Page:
MIAMI, FLA. -- (Aug. 9, 2012) -- Demand for digital training is soaring among journalists who want to stay current, and journalists are increasingly willing to have that training online, according to a new report by the John S. and James L. Knight Foundation.
“Digital Training Comes of Age” explores best practices and impact of Knight-supported fellowship and training programs as they adapt to the digital environment. It includes a survey of 660 journalists trained in Knight-supported training programs.
“We found that journalists who are trying to adapt are hungrier than ever for training, especially new digital skills. But most say their news organizations are still not willing to provide it even though the transformative impact of training is clear,” said Michele McLellan, a Knight Foundation consultant who co-authored the report with Eric Newton, Knight’s senior adviser to the president.
“It’s a do-over moment for newsroom training,” said Newton. “Let’s hope this time we get it right.”
Among key findings:
• Professional development has impact. It helped journalists learn the multimedia skills needed to create new, engaging story forms. It provided the entrepreneurial skills needed to start new local news ventures. It taught university professors the digital fluency needed to teach the latest best practices. Training helped journalists investigate wrongdoing and prompt policy change.
• A growing demand for training as journalists adapt to the 21st century’s evolving media ecosystems. Journalists want more training in digital tools such as multimedia, data analysis and technology. Most give their news organizations low marks for providing training opportunities.
• Digital classes are gaining popularity as a cost-effective way to reach more trainees. A third of U.S. journalists and eight in 10 international journalists say the online classes they took were as good as, or better than, conventional training in the classroom.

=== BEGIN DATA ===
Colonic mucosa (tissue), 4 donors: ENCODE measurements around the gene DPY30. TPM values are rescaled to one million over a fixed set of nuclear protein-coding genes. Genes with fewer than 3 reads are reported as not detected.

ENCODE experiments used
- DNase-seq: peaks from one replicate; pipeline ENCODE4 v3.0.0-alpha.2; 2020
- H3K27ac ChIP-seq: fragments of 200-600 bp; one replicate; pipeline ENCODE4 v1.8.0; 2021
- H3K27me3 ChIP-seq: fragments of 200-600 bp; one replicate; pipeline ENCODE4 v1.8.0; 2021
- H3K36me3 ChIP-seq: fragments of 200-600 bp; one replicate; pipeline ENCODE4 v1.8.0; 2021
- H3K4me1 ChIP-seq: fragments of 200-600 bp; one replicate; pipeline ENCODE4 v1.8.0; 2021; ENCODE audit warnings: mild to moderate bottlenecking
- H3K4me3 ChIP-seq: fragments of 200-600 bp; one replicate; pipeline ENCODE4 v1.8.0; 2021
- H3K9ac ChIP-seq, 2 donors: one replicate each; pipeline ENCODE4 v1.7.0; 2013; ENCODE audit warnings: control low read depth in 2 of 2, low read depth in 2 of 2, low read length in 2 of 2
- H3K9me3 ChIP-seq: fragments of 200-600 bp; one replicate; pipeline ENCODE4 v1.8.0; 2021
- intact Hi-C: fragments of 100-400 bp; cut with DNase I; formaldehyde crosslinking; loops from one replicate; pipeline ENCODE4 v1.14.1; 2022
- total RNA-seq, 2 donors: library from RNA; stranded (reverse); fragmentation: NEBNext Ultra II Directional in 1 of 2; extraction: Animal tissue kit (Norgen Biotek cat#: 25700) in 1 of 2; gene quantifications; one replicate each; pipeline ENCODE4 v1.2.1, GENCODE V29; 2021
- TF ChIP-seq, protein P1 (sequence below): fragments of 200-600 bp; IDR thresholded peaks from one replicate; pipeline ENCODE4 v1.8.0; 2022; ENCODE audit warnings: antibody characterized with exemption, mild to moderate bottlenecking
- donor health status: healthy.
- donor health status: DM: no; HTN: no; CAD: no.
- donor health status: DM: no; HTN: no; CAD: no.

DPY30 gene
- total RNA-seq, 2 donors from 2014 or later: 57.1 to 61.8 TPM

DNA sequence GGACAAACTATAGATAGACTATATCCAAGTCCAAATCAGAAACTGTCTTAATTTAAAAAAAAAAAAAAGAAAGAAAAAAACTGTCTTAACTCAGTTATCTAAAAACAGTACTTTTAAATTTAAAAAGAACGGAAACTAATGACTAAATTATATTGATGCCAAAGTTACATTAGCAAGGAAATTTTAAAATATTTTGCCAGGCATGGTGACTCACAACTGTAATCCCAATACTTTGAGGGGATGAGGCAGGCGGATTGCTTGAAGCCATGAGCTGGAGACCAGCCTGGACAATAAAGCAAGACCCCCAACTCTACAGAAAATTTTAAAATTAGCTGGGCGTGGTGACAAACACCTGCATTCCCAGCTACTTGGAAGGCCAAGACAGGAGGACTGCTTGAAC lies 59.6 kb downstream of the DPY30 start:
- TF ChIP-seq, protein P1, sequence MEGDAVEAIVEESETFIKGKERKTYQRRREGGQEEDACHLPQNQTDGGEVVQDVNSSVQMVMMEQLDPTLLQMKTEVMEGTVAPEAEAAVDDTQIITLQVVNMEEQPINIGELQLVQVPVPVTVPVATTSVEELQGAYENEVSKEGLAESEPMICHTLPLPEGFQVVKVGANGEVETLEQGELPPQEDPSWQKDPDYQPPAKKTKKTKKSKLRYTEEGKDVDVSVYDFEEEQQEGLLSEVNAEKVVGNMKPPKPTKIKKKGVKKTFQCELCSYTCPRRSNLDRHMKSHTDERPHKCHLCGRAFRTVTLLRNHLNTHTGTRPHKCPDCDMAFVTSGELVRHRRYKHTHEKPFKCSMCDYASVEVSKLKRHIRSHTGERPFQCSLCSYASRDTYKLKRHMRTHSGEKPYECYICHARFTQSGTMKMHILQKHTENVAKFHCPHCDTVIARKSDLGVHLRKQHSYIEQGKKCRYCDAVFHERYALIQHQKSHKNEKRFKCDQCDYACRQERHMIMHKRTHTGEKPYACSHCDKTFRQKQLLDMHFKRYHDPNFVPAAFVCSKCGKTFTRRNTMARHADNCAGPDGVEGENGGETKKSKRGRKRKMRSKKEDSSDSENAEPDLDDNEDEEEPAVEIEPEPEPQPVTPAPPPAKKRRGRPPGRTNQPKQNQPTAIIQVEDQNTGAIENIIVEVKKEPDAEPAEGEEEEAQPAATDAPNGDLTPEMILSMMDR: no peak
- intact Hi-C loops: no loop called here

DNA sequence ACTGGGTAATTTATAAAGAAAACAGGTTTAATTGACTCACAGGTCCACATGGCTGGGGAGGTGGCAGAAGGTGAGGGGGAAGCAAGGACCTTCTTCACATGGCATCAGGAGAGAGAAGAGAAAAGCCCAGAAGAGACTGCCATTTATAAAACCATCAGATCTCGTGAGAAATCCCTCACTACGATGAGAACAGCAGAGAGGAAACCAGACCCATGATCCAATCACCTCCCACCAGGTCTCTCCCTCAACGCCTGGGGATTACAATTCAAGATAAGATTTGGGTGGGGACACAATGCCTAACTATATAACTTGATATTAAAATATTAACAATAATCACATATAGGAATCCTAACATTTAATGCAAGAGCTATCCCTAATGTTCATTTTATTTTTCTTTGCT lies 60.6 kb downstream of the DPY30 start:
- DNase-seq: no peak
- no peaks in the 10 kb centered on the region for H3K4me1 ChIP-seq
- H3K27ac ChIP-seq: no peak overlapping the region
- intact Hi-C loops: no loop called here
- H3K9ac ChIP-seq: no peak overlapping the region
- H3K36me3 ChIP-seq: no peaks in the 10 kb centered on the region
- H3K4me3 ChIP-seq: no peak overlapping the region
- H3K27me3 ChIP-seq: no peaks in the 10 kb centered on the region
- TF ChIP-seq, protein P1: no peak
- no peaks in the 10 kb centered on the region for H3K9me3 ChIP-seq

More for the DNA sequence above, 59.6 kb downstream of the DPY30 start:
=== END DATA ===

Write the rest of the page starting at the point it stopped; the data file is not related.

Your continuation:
• Training organizations are adapting to the digital age. They are providing more training online and rethinking how their programs can foster the transformation of journalism.
Knight Foundation has invested more than $150 million in journalism education and training projects during in the past 10 years. Knight grantees, including two dozen Knight Chairs at leading universities, each year teach and train thousands of journalists of all ages.
Recent alumni from the following endowed programs were included in this year’s survey: the Knight Journalism Fellowships at Stanford University, the Knight-Wallace Journalism Fellowships at the University of Michigan, the Knight-Bagehot Fellowships in Economic and Business Journalism at Columbia University, and the Knight Science Journalism Fellowships at the Massachusetts Institute of Technology.
Also included were active alumni from these grant-funded programs: Knight International Journalism Fellowships, run by the International Center for Journalists; the Knight Latin American Nieman Fellowships at Harvard; the Knight Center for Journalism in the Americas at the University of Texas, and the Knight Digital Media Centers at the University of Southern California and the University of California, Berkeley.
The report concludes that the digital age represents a fresh start for the news industry, which has historically lagged in providing professional development to its employees. In the past, the cost of quality training represented an obstacle that news executives did not overcome. Now, many types of training can be provided online at a lower cost and at more convenience to employees.
“The good news is that the reset button has never been easier to hit, nor has it ever been more powerful. The digital age has made it simpler than ever for modern day journalists to teach their peers. By putting the sum total of human knowledge at the tips of our fingers, the Internet has opened up better ways of sharing and using that knowledge. There’s more to learn, but teaching is easier,” the report says.